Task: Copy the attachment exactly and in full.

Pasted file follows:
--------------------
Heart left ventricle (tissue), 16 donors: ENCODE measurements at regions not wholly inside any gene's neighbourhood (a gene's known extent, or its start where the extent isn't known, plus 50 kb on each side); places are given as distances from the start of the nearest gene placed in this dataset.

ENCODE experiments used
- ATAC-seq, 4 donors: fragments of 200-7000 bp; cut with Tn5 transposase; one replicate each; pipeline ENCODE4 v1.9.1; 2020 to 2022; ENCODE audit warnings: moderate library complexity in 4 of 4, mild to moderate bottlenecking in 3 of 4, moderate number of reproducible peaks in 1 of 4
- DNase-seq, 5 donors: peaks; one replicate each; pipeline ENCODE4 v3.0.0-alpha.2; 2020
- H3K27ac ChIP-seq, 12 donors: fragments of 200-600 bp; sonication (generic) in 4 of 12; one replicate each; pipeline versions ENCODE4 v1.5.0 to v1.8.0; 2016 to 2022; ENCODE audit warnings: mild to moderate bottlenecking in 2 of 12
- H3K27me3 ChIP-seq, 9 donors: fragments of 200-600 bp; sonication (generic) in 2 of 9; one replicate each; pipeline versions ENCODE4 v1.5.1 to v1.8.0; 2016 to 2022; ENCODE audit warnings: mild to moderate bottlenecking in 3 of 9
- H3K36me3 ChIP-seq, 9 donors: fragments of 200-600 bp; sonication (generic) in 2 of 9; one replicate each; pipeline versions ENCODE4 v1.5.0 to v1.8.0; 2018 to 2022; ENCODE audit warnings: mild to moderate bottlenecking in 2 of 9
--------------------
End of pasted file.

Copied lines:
Heart left ventricle (tissue), 16 donors: ENCODE measurements at regions not wholly inside any gene's neighbourhood (a gene's known extent, or its start where the extent isn't known, plus 50 kb on each side); places are given as distances from the start of the nearest gene placed in this dataset.

ENCODE experiments used
- ATAC-seq, 4 donors: fragments of 200-7000 bp; cut with Tn5 transposase; one replicate each; pipeline ENCODE4 v1.9.1; 2020 to 2022; ENCODE audit warnings: moderate library complexity in 4 of 4, mild to moderate bottlenecking in 3 of 4, moderate number of reproducible peaks in 1 of 4
- DNase-seq, 5 donors: peaks; one replicate each; pipeline ENCODE4 v3.0.0-alpha.2; 2020
- H3K27ac ChIP-seq, 12 donors: fragments of 200-600 bp; sonication (generic) in 4 of 12; one replicate each; pipeline versions ENCODE4 v1.5.0 to v1.8.0; 2016 to 2022; ENCODE audit warnings: mild to moderate bottlenecking in 2 of 12
- H3K27me3 ChIP-seq, 9 donors: fragments of 200-600 bp; sonication (generic) in 2 of 9; one replicate each; pipeline versions ENCODE4 v1.5.1 to v1.8.0; 2016 to 2022; ENCODE audit warnings: mild to moderate bottlenecking in 3 of 9
- H3K36me3 ChIP-seq, 9 donors: fragments of 200-600 bp; sonication (generic) in 2 of 9; one replicate each; pipeline versions ENCODE4 v1.5.0 to v1.8.0; 2018 to 2022; ENCODE audit warnings: mild to moderate bottlenecking in 2 of 9